Father of two sentenced to jail for drunk driving death
Okotoks: Quebec parents of woman killed in crash came for drivers sentencing
By: Darlene Casten
| Posted: Friday, Jan 18, 2013 12:13 pm
The impact a fatal drunk driving accident 18 months ago had on the families of those involved were visibly apparent in an Okotoks courtroom last week.
Eve Parisi, a passenger in the car of a drunk driver, was killed on July 23, 2011 in a crash on Cimarron Blvd in Okotoks.
Parisi’s parents were in court on Jan. 16 to hear the sentencing of the man who admitted to being drunk behind the wheel.
Richard Parisi and his wife Michele Simard travelled from Quebec to hear the judge’s decision for Jarrett Evens, a 35-year-old Okotoks father of two.
Evens was driving Eve Parisi and another man from In Cahoots bar to McDonalds when the car lost control, striking several small trees and a lamppost. Parisi was thrown from the car. She was flown by STARS air ambulance to the Foothills Hospital in Calgary, but died later that day. The male passenger received multiple injuries from the crash, including a skull fracture, bleeding on the brain and fractures to his cheek and jaw.
Evens pleaded guilty to impaired driving causing death and impaired driving causing injury and attempting to leave the scene of an accident and was sentenced to two-and-a-half years in jail. He could be released from jail in 10 months after serving one-third of his sentence.
A bilingual police officer read out the victim impact statement written by Parisi’s parents who travelled from St. Catherines for the sentencing.
Parisi’s mother wrote in her statement of ongoing stress, insomnia and medical problems since her daughter’s death preventing her from working.
“Her absence is very hard to live with on a daily basis,” Simard wrote. “I’ll never be the same. There’s a part of me that died at the same time as Eve.”
Simard said in her statement she is taking anti-depressants, seeing a psychologist and taking medication for digestive problems, but finds she is still struggling to function.
Parisi’s father said he is still haunted by the memory of being told his daughter had died.
“I still relive the arrival of the police at my house,” he wrote. “I still can hear the horror scream of my wife… That pain is calling me all the time.”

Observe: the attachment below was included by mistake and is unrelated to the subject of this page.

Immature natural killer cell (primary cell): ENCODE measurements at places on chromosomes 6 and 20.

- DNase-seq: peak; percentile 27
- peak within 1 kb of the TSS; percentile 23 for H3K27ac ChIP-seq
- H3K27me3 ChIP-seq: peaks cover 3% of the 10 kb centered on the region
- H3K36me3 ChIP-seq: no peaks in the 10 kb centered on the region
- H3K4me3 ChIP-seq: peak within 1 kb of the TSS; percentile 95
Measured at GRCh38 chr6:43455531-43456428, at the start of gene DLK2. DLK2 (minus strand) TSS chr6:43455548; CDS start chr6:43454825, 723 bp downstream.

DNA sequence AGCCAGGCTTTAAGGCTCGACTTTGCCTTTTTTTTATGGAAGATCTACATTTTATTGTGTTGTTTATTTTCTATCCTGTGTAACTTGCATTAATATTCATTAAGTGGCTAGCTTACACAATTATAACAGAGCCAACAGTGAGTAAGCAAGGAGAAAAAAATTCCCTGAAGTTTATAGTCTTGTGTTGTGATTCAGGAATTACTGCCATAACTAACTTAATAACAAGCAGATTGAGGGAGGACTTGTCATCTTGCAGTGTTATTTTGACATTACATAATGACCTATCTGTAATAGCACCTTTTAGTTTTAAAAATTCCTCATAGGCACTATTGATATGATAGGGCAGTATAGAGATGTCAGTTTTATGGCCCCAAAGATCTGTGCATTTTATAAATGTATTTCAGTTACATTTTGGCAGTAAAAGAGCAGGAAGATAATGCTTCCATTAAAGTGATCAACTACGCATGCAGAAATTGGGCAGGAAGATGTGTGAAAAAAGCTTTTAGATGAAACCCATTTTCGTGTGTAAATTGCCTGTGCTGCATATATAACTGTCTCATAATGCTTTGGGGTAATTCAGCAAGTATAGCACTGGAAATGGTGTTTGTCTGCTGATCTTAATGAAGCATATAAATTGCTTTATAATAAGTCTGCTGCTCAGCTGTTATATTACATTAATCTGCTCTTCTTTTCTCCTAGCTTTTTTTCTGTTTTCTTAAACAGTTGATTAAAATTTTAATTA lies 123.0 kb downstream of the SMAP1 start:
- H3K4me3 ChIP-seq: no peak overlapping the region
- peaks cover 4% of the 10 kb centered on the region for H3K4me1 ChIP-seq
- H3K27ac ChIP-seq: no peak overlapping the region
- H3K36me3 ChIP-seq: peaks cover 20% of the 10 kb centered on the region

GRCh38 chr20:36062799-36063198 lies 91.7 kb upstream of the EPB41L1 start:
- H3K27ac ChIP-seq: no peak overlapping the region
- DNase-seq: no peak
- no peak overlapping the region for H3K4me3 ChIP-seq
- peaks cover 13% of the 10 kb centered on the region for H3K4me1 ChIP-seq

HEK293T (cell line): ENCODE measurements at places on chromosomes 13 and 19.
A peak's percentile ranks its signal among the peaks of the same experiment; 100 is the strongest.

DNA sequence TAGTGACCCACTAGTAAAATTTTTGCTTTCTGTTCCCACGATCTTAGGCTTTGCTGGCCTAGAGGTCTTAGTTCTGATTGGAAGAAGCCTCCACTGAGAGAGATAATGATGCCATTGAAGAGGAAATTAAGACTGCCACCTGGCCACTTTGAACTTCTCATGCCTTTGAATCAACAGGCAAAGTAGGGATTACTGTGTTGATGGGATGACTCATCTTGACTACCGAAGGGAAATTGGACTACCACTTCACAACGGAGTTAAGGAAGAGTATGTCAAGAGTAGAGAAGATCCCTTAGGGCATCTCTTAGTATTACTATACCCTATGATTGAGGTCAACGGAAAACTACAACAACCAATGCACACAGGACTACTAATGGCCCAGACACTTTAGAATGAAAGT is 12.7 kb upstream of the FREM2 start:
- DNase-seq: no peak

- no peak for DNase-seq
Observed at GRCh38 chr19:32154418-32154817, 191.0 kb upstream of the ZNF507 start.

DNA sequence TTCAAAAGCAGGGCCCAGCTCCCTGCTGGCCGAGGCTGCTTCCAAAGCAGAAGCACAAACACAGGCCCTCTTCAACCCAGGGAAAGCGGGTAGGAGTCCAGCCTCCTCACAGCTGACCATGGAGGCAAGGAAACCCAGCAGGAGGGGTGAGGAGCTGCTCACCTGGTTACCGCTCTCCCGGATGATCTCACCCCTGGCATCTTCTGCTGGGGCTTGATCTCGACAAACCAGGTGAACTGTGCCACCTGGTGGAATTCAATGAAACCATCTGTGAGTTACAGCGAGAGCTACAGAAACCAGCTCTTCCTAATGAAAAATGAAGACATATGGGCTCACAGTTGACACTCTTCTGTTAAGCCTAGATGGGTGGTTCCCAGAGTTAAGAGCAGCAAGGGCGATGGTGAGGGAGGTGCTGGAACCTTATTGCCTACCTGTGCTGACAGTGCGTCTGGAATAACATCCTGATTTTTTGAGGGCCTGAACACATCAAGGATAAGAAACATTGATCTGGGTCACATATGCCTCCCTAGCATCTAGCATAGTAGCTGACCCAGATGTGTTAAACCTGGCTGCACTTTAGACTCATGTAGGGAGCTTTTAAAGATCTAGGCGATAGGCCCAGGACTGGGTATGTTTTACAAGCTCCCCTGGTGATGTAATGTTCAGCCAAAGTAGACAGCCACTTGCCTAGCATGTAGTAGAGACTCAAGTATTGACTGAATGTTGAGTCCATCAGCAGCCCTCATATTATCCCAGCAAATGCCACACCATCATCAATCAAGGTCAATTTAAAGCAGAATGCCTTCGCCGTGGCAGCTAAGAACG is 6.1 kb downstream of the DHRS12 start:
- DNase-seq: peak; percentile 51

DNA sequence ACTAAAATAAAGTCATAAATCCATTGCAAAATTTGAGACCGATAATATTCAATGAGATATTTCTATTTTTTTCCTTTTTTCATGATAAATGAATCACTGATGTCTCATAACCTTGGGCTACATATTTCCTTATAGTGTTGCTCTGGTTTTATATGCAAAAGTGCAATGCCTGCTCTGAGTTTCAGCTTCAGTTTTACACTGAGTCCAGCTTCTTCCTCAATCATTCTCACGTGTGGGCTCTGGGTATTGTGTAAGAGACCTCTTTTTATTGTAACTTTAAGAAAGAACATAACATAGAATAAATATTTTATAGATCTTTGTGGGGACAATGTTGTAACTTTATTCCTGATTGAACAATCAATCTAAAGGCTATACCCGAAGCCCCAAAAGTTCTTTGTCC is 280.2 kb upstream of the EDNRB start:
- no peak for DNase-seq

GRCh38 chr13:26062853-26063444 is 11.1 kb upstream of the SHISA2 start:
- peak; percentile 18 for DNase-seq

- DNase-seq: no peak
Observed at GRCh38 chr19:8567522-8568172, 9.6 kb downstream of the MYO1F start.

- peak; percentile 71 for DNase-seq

He said he also has trouble sleeping and is struggling to cope with the loss.
“There are no words that can tell my suffering,” he said.
Parisi’s sister, Lea, also wrote a victim impact statement.
“Losing my sister completely changed me,” she wrote. “I will never live and love the same way.”
Evens apologized to Parisi’s family and his own family prior to being sentenced. His parents, ex-wife, a cousin and two co-workers attended the hearing and were also emotional.
“I’m so, so sorry,” Evens said, turning to speak to the people in the courtroom. “If there is anyway I could change this horrible tragedy, I would.”
Evens said he prays for everyone affected by the crash and said he at times wishes he could trade places with Parisi.
“I hope you are in a better place Eve, because the thought that you are is the only thing that keeps me going,” Evens said.
Evens’ lawyer, Ian Savage, told the court the sorrow of everyone in the courtroom that day needs to serve as a reminder to people the consequences of drinking and driving can be devastating.
“He is living example of an average person with an average life with friends and family and children of their own who can make a huge error in judgment when it comes to alcohol that brings down a huge tragedy,” Savage said. “Apparently that message is not getting out there.”
Judge Allan Fradsham agreed people need to wake up to the dangers of drinking and driving to avoid the terrible circumstances being felt in this case.
“This is a horrible, tragic example of two people, both contributing members of society, who have had their lives irrevocably torn apart,” Fradsham said.
Evens is a father with two children and works as an electrician. Parisi was in Okotoks to work as a nanny over the summer and moved temporarily to the town to improve her English and see the country. She was scheduled to return to Quebec, where she was attending English school, three weeks after her death.
Fradsham told Parisi’s parents Even’s sentence was not a reflection of the worth of her life.
“I’m dealing with the conduct and only some of the consequences,” Fradsham told them. “This life we lost is invaluable.”